Marcin Zabłocki and our collaborators from GetInData
In appreciation for his valuable contributions to the Kedro plugin ecosystem, especially integrations with VertexAI, AzureML, Airflow-Kubernetes, AWS SageMaker and Kubeflow. Marcin and our collaborators from GetInData have expanded Kedro’s capabilities and provided key insights. Beyond Marcin’s technical work, he actively engages the community through conference talks, meetups, Slack support, and educational content.
In appreciation for his long-standing advocacy for Kedro and prolific contributions to the plugin ecosystem, especially the popular Kedro-MLflow integration. His technical expertise, community support, and future-focused ideas have made Yolan an invaluable contributor.
In appreciation for being a friendly face of the Kedro community and advocating for user needs. Joel contributes integration ideas, reviews datasets, and ensures features address real-world problems.
In appreciation for his long-standing Kedro usage and contributions. Deepyaman helps with user support, advocates for all collaborators, and dedicates time to making Kedro better.
In appreciation for his incredible blog posts, tutorials, and plugins like Kedro-Auto-Catalog, Steel-Toes, Kedro-Static-Viz that champion Kedro users. Waylon creates invaluable learning resources through blogs, videos, and GitHub contributions.
In appreciation for being a top-notch Kedro trainer, ensuring users at all levels can become proficient in beginner to advanced functionality in Kedro. Olivia champions Databricks workflows and integration. Her teaching and debugging help make Kedro more accessible.
In appreciation for Simon’s extensive technical contributions, including key work on Kedro’s plugin and packaging infrastructure and the popular Kedro-Airflow integration. His ideas and code have helped advance Kedro’s capabilities.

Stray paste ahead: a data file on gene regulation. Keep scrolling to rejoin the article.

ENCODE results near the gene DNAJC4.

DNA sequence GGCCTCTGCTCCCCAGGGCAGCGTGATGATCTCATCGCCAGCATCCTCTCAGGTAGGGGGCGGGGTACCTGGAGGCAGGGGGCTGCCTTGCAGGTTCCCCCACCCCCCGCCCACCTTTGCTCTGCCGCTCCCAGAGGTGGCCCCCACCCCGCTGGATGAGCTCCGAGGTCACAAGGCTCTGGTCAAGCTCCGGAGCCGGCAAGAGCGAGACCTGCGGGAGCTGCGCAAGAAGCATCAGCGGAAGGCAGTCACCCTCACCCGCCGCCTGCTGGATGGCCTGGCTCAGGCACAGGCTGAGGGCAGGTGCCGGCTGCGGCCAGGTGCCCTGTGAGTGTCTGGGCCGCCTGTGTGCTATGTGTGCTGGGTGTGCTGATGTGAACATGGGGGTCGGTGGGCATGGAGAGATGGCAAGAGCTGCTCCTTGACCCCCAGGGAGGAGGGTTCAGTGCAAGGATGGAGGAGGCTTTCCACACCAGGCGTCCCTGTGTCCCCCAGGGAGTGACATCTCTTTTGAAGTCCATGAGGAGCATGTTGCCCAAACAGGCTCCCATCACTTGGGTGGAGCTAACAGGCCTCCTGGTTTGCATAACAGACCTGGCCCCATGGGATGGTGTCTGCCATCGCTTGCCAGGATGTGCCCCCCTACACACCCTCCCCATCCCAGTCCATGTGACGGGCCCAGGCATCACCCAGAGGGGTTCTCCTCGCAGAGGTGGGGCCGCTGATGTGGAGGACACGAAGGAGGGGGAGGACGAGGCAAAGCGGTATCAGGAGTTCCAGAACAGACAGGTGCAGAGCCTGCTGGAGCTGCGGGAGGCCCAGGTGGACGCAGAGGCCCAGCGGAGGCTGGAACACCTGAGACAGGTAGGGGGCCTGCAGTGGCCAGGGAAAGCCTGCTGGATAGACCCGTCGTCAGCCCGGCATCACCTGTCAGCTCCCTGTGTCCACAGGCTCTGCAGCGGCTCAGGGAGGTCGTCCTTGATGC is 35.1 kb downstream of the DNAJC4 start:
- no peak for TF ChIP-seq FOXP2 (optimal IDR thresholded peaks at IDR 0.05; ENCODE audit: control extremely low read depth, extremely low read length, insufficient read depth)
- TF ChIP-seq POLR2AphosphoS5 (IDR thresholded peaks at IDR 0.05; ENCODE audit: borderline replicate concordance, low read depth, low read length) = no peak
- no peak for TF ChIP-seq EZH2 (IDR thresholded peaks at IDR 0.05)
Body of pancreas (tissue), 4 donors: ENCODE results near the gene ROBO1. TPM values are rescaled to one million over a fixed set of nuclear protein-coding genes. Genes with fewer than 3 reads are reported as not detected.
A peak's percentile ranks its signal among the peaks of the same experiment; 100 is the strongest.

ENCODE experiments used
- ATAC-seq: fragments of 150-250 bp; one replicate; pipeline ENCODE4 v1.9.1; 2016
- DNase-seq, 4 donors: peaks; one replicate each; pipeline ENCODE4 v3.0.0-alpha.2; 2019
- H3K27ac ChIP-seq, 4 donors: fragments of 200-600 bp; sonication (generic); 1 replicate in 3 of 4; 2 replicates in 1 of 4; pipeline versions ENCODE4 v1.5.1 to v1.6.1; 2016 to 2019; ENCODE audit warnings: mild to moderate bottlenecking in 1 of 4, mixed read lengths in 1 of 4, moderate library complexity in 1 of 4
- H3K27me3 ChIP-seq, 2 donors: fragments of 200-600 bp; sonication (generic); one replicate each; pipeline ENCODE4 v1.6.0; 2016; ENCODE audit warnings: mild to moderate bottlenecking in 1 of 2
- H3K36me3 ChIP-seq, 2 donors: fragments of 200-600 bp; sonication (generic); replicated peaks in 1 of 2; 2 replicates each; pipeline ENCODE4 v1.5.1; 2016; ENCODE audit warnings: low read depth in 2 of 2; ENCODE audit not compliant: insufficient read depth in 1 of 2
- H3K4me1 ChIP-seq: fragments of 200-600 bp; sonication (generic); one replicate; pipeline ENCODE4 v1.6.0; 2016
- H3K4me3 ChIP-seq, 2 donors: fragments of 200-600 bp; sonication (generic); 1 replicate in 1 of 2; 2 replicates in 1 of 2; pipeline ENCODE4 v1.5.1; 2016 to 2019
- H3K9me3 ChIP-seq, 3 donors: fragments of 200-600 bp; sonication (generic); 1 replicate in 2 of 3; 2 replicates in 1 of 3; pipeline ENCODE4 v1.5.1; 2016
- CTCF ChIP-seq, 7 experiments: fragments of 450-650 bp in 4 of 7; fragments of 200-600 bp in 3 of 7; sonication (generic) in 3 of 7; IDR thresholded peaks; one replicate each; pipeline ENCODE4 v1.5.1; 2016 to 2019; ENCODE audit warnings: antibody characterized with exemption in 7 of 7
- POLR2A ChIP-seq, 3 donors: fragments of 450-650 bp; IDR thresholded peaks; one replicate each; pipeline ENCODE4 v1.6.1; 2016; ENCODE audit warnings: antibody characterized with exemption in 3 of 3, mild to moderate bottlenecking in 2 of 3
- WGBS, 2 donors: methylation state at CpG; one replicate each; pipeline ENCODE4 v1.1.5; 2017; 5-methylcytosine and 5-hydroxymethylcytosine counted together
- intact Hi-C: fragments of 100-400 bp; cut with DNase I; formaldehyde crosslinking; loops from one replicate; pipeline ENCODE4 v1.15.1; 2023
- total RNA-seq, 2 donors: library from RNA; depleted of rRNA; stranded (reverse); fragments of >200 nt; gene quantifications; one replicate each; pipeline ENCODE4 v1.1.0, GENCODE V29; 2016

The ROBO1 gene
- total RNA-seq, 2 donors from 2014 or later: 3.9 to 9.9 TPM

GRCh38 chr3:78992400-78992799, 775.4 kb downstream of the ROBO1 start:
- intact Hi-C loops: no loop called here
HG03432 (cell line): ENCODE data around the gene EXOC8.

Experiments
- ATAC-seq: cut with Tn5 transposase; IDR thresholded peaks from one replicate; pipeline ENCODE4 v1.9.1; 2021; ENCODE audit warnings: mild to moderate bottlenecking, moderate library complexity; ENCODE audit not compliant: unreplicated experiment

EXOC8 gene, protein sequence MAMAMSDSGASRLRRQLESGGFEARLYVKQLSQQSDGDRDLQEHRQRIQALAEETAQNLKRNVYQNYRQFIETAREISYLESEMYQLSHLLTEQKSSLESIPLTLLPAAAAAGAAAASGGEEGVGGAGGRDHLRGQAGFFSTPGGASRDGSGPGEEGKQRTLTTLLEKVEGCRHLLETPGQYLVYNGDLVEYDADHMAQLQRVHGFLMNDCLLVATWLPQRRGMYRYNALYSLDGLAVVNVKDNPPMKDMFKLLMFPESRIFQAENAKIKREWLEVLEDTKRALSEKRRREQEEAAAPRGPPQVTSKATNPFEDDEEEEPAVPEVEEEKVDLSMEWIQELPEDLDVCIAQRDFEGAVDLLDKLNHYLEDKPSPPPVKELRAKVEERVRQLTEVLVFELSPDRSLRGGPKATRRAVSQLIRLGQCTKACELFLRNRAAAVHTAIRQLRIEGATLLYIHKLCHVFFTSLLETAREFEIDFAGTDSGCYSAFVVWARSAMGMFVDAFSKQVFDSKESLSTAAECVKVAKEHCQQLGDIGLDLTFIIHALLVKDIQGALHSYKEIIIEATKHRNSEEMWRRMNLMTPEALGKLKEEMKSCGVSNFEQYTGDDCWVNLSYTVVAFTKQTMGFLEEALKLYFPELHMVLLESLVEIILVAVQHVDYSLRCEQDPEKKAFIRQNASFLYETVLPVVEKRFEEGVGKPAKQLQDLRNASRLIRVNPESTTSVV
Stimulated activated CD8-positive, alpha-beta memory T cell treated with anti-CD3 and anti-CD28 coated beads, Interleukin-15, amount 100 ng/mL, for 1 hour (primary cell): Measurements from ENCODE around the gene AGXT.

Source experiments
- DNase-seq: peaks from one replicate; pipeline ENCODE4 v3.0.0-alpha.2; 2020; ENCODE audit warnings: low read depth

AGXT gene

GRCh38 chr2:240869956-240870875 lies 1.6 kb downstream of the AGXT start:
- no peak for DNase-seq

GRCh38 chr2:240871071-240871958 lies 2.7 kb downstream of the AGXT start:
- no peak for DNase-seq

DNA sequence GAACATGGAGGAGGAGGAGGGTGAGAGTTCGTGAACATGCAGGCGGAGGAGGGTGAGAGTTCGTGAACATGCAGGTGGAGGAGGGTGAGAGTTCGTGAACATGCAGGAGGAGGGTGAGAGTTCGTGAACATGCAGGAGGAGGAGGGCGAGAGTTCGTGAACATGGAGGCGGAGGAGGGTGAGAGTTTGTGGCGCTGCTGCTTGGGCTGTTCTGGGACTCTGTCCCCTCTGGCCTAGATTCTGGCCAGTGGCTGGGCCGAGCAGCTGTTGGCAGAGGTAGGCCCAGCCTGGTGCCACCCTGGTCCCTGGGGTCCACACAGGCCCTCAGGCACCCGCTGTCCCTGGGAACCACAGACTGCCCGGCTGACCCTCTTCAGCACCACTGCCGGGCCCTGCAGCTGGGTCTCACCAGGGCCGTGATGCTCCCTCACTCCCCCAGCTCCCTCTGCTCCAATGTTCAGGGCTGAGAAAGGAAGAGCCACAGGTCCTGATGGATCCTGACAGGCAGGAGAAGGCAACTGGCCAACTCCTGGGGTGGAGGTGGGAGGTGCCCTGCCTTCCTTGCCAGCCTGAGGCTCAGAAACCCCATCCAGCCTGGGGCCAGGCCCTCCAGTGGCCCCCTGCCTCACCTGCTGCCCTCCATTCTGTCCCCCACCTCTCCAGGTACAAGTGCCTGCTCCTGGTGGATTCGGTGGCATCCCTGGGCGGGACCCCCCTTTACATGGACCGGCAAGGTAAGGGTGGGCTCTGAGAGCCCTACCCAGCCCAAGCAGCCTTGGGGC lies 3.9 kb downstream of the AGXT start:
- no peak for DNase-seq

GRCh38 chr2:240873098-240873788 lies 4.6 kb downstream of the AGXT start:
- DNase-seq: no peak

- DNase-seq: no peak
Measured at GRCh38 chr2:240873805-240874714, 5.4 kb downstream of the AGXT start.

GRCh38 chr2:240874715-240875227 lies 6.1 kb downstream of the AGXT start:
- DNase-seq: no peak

In appreciation for his generous community support in Slack and GitHub, as well as driving the first Kedro integration with Ibis for lazy loading SQL datasets.
Tam-Sanh Nguyen a.k.a. DataEngineerOne
In appreciation for the many hours he spent creating YouTube content that thousands of Kedro users have been able to watch. We remember your legacy and are looking at new ways to help our users in the same way that you did.
Other people to call out as contributors the Kedro team celebrate include:
- The team behind Kedro-Neptune
- Florian Gaudin del Rieu
- Matthias Roels
- Lodewic van Twillert
- Debanjan Banerjee
- Florian Gaudin-Delrieu
- Solomon Yu
- Ben Levy
- Dustin Liu
- Kevin Mills
- Marc Gris
There are opportunities to contribute to Kedro in a range of ways, from simply joining our Slack organisation and answering other user queries, to reporting and fixing bugs and suggesting and beyond, such as developing new features. We also encourage case studies and articles about Kedro users‘ projects and are happy to review them and publish on the Kedro blog, or link to them on our catalogue of all things Kedro over on the `awesome-kedro` GitHub repository.